PHOENIX — Corrosion of Conformity made its first appearance at the Crescent Ballroom on Thursday night, less than a year after the band’s last stop in the Valley of the Sun. Boasting most of its classic lineup—singer Pepper Keenan, guitarist Woody Weatherman and bassist Mike Dean—the band tore through an energetic 13-song set and left a sweaty, exhausted crowd in its wake.
Kicking things off with “Stonebreaker,” from 2005 album In the Arms of God, Corrosion of Conformity launched into a full-fledged sonic assault of crunching guitars and snarled lyrics. The crowd responded in kind, some raising beer glasses to toast the metal icons while bodies smashed into each other in the mosh pit. The chaos only served to fuel the band onward, and Keenan frequently nodded his approval.
Despite the wave of critical acclaim that followed COC’s last album, No Cross, No Crown, the band offered merely a single cut from that record: “Wolf Named Crow.” The rest of the set was cultivated from throughout Corrosion of Conformity’s 30-years-plus history, with beloved tracks like “Wiseblood” and “Diablo Blvd” hearkening back to its most prolific period in the mid-’90s and early 2000s. The iconic 1994 record Deliverance—Keenan’s first outing as lead singer—provided the final two selections of the evening, “Albatross” and “Clean My Wounds.”
New Orleans band Crowbar preceded the headliners, reaching deep into its catalog and pulling out classics like “All I Had (I Gave)” and “Broken Glass.” Despite more than 20 years of recording and touring, the sludge metal pioneers are still going strong, peppering their hourlong set with a smattering of newer tracks. “I Am the Storm,” from 2016’s The Serpent Only Lies, was a particular standout.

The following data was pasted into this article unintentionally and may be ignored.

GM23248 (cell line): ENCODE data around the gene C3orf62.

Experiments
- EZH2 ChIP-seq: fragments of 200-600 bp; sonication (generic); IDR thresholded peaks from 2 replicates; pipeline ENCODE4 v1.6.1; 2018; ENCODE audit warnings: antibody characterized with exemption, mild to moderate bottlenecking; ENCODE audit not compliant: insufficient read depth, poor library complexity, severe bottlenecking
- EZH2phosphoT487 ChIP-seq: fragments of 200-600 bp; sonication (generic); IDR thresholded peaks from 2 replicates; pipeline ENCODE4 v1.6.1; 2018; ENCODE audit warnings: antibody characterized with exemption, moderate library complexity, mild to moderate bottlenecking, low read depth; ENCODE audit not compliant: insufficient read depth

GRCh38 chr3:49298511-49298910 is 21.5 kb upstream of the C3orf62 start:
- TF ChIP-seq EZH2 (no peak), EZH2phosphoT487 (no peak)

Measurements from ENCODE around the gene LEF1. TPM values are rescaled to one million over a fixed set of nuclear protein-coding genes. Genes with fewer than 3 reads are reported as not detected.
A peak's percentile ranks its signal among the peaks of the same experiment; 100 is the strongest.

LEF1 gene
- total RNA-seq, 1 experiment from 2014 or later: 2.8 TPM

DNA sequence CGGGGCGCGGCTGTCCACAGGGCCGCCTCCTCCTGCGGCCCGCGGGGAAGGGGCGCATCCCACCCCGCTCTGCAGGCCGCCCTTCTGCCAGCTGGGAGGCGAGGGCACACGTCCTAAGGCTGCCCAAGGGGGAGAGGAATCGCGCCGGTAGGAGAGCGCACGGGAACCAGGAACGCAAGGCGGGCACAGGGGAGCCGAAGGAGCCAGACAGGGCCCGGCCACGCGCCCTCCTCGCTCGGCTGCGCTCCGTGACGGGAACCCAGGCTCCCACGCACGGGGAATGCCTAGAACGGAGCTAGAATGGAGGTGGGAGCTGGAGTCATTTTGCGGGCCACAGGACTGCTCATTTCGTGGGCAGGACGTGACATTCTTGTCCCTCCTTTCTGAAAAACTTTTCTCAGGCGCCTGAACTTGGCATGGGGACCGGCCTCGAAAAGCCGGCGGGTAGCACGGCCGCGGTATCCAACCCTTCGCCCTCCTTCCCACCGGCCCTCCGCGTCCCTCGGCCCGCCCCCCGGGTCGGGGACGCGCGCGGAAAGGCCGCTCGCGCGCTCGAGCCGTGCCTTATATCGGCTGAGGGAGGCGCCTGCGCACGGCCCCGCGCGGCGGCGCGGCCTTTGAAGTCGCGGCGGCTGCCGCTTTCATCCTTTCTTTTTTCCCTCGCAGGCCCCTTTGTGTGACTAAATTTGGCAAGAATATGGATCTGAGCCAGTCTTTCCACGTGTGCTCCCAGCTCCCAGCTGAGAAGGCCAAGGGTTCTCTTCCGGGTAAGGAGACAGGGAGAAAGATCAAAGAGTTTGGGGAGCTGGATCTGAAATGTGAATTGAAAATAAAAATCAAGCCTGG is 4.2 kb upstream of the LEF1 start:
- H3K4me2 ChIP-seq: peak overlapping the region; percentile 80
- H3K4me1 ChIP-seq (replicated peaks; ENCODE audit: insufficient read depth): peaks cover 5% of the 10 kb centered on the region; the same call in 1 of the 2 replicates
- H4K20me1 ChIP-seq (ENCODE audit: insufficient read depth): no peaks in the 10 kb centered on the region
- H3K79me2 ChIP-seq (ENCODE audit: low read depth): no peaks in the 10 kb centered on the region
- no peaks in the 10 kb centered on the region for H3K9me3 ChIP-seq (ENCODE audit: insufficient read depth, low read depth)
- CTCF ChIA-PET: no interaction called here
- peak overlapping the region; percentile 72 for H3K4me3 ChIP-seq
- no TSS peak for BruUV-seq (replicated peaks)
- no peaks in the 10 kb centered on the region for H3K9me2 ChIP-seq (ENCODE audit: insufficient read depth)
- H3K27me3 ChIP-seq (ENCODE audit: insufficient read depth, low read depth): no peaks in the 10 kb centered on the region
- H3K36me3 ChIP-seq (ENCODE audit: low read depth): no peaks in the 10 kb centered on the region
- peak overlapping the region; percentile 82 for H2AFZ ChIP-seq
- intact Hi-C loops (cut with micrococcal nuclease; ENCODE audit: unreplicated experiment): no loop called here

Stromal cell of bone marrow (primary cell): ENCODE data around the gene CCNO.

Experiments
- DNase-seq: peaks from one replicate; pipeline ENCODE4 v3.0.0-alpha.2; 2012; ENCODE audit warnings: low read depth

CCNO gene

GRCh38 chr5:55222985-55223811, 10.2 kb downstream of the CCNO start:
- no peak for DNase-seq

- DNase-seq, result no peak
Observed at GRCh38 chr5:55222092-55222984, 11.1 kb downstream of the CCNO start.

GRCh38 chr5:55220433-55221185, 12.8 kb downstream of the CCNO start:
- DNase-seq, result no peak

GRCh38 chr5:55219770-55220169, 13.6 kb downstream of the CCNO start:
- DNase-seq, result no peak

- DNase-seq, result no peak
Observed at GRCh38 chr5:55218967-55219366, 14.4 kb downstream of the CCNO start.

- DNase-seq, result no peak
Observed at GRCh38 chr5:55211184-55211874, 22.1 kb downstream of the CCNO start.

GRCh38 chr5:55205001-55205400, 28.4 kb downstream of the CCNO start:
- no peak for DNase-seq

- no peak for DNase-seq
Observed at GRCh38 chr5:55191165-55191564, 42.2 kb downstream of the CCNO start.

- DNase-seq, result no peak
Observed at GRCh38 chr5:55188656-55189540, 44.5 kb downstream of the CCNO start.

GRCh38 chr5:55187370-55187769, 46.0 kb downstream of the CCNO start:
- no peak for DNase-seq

North Carolina’s Weedeater immediately struck a humorous tone when bassist and lead vocalist Dave “Dixie” Collins took the stage and cheerfully announced “We’re Weedeater and we fuckin’ suck, so y’all better ask for your money back.” Collins’ goofball stage antics—frequently sticking his tongue out, making faces at fans in the front and pretending to perform sex acts on the microphone—seemed a curious match for the band’s heavy, bass-driven style, but the crowd roared its approval.
Dallas trio Mothership, who described its sound as “supersonic intergalactic heavy rock,” opened the show. That oddly specific description may be difficult to quantify, but there’s no questioning the positive reception they enjoyed from the Phoenix crowd. Metal, in all its forms, is alive and well in the desert.
Follow photographer Brent Hankins at Instagram.com/greatwidenowhere.